Two Re­pub­li­can law­mak­ers feel 'oblig­ed' to warn drug­mak­ers that De­mo­c­rat col­league Cum­mings is pur­port­ed­ly out to de­flate their stock prices

The pro­lif­ic chair­man of the Com­mit­tee on Over­sight and Re­form Eli­jah Cum­mings kicked off an in­ves­ti­ga­tion in­to “sky­rock­et­ing” drug prices in the Unit­ed States — a con­tentious is­sue that has sparked bi­par­ti­san furor — when he sent in­quiries to a dozen ma­jor drug­mak­ers seek­ing in­for­ma­tion on pric­ing prac­tices this Jan­u­ary. But it looks like two of his Re­pub­li­can col­leagues are not im­pressed with the probe, in­sin­u­at­ing that the De­mo­c­rat sen­a­tor is col­lect­ing “sen­si­tive in­for­ma­tion” to bring down phar­ma­ceu­ti­cal stock prices.

Jim Jor­dan

The two rank­ing de­trac­tors, Jim Jor­dan and Mark Mead­ows — lead­ers of the con­ser­v­a­tive House Free­dom Cau­cus — last week sent across let­ters to the same slate of drug­mak­ers Cum­mings con­tact­ed, say­ing they felt “oblig­ed” to in­form the com­pa­nies that Cum­mings has pre­vi­ous­ly re­leased “sen­si­tive in­for­ma­tion uni­lat­er­al­ly” as part of sep­a­rate in­ves­ti­ga­tions.

Jor­dan and Mead­ows ac­cused Cum­mings of seek­ing sen­si­tive in­for­ma­tion in this in­stance that would “like­ly harm the com­pet­i­tive­ness of your com­pa­ny if dis­closed pub­licly,” ac­cus­ing the chair of “boast­ing” about the “as­tro­nom­i­cal” im­pact on stock prices the probe has had.

This charge is based on an in­com­plete, out-of-con­text quote from Cum­mings sup­plied by Jor­dan and Mead­ows in their let­ter, as un­der­scored by Buz­zFeed.

Mark Mead­ows

In their let­ter, the Re­pub­li­can law­mak­ers quote Cum­mings flag­ging the work of his staffers, os­ten­si­bly called the “drug team” that has been work­ing on drug costs: “If you fol­low the head­lines, we have al­ready seen the im­pact they have had… on stock prices with re­gard to drugs. I mean, it has been as­tro­nom­i­cal.”

But their let­ter does not of­fer con­text that at the time, Cum­mings was re­quest­ing for more funds for the Com­mit­tee on Over­sight and Re­form, which Jor­dan, as the rank­ing Over­sight Re­pub­li­can, ob­ject­ed to. Their let­ter al­so failed to men­tion that Cum­mings did not fin­ish his sen­tence at “as­tro­nom­i­cal”; he went on to say “…as­tro­nom­i­cal, sav­ing the tax­pay­ers mon­ey,” and lat­er added that what­ev­er funds his com­mit­tee were to re­ceive, it will be re­turned “in sav­ings by root­ing out fraud, waste, and abuse.”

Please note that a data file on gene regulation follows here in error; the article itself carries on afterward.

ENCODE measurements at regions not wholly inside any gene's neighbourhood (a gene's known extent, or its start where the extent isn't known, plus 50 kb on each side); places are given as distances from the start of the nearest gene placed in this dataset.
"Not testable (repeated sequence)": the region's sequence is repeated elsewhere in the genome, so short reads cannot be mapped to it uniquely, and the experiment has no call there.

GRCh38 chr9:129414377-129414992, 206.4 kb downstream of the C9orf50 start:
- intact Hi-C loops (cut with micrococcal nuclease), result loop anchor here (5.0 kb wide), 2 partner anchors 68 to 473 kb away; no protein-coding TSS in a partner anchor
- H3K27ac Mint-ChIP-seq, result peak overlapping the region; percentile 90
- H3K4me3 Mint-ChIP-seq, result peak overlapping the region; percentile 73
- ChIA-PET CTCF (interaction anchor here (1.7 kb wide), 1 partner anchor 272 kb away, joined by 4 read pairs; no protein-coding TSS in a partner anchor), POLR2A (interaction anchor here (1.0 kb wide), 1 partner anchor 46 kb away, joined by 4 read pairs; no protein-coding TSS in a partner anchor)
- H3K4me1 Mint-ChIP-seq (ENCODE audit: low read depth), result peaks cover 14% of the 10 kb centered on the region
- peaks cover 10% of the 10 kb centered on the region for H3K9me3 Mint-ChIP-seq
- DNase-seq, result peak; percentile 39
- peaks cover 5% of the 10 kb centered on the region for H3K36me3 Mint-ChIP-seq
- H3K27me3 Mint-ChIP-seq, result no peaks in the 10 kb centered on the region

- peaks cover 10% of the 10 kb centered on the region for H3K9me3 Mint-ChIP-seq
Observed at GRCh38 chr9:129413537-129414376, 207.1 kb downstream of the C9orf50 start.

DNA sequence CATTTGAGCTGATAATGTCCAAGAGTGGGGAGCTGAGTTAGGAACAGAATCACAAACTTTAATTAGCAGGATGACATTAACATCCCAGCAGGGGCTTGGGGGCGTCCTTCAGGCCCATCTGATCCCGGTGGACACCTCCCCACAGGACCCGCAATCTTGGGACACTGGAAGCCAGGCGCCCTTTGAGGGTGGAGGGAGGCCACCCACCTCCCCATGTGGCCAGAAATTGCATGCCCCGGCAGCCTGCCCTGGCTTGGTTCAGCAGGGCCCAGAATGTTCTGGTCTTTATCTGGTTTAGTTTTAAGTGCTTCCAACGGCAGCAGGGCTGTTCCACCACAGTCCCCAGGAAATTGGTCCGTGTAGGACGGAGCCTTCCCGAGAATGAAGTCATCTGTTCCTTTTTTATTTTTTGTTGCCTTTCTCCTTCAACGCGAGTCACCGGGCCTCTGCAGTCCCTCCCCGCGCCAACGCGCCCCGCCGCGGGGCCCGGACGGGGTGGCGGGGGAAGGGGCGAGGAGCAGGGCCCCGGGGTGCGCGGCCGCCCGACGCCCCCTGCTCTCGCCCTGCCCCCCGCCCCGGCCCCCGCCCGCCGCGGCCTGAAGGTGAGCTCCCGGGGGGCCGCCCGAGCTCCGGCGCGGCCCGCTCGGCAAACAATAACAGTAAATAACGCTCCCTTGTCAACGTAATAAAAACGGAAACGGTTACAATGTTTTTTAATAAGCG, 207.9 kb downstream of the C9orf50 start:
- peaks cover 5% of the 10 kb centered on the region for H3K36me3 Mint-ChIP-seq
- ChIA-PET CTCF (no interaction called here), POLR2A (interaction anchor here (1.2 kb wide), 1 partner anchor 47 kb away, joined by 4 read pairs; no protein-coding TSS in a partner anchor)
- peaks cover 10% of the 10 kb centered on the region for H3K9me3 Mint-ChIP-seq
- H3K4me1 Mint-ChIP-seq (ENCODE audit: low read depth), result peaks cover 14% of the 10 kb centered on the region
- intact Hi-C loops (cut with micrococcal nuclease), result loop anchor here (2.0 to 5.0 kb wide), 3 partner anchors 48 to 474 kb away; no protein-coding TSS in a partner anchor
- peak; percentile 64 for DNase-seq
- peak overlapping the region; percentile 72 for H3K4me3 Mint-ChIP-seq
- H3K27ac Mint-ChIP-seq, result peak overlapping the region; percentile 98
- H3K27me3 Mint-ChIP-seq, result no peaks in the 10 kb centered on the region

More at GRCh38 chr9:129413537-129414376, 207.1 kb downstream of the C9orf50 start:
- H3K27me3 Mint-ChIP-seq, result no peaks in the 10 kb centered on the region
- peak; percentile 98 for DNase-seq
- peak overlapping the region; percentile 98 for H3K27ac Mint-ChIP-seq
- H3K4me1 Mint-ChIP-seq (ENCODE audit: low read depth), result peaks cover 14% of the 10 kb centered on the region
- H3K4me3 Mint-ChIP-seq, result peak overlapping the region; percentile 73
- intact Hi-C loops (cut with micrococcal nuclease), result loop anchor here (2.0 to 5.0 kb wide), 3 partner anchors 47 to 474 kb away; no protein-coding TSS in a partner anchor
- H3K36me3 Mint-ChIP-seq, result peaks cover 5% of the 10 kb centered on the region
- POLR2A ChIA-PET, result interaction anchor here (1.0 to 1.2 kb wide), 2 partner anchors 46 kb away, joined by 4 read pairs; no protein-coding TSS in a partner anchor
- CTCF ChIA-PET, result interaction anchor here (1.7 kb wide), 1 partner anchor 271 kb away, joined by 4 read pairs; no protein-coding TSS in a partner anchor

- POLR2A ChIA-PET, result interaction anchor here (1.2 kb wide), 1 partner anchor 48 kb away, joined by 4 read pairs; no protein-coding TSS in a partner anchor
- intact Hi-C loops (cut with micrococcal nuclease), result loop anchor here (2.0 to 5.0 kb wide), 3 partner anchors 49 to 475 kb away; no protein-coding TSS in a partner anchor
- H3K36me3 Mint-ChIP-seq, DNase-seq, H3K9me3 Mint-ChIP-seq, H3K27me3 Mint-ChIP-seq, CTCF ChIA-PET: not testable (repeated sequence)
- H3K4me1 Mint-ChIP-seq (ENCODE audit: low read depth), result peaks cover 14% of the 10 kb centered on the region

Eli­jah Cum­mings

In­stead, Jor­dan and Mead­ows made clear in their let­ter that Cum­ming’s com­mit­tee should not em­bark up­on an “par­ti­san” in­ves­ti­ga­tion en­gi­neered to neg­a­tive­ly im­pact stock prices, al­though “we can­not spec­u­late about Chair­man Cum­mings’ mo­tives.”

Da­ta show that de­spite the high­er cost of health­care borne by the Unit­ed States, the coun­try ac­tu­al­ly per­forms worse across var­i­ous health mea­sures ver­sus a num­ber of oth­er high-in­come na­tions. Ac­cord­ing to a re­cent Politi­co/Har­vard poll, an over­whelm­ing ma­jor­i­ty of Amer­i­cans ranked ad­dress­ing the cost of med­i­cines as a top pri­or­i­ty for the new Con­gress.

The Trump ad­min­is­tra­tion has pro­posed steps to curb prices, and var­i­ous law­mak­ers have al­so made it a cor­ner­stone is­sue, in­clud­ing Sen­a­tor Chuck Grass­ley, the new chair of the Sen­ate Fi­nance Com­mit­tee, and pres­i­den­tial hope­ful Sen­a­tor Eliz­a­beth War­ren.

Nick Leschly via Getty

UP­DAT­ED: Blue­bird shares sink as an­a­lysts puz­zle out $1.8M stick­er shock and an un­ex­pect­ed de­lay

Blue­bird bio $BLUE has un­veiled its price for the new­ly ap­proved gene ther­a­py Zyn­te­glo (Lenti­Glo­bin), which came as a big sur­prise. And it wasn’t the on­ly un­ex­pect­ed twist in to­day’s sto­ry.

With some an­a­lysts bet­ting on a $900,000 price for the β-tha­lassemia treat­ment in Eu­rope, where reg­u­la­tors pro­vid­ed a con­di­tion­al ear­ly OK, blue­bird CEO Nick Leschly said Fri­day morn­ing that the pa­tients who are suc­cess­ful­ly treat­ed with their drug over 5 years will be charged twice that — $1.8 mil­lion — on the con­ti­nent. That makes this drug the sec­ond most ex­pen­sive ther­a­py on the plan­et, just be­hind No­var­tis’ new­ly ap­proved Zol­gens­ma at $2.1 mil­lion, with an­a­lysts still wait­ing to see what kind of pre­mi­um can be had in the US.

Ted Love. HAVERFORD COLLEGE

Glob­al Blood Ther­a­peu­tics poised to sub­mit ap­pli­ca­tion for ac­cel­er­at­ed ap­proval, with new piv­otal da­ta on its sick­le cell dis­ease drug

Global Blood Therapeutics is set to submit an application for accelerated approval in the second-half of this year, after unveiling fresh data from a late-stage trial that showed just over half the patients given the highest dose of its experimental sickle cell disease drug experienced a statistically significant improvement in oxygen-wielding hemoglobin, meeting the study's main goal.

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Gene ther­a­pies seize the top of the list of the most ex­pen­sive drugs on the plan­et — and that trend has just be­gun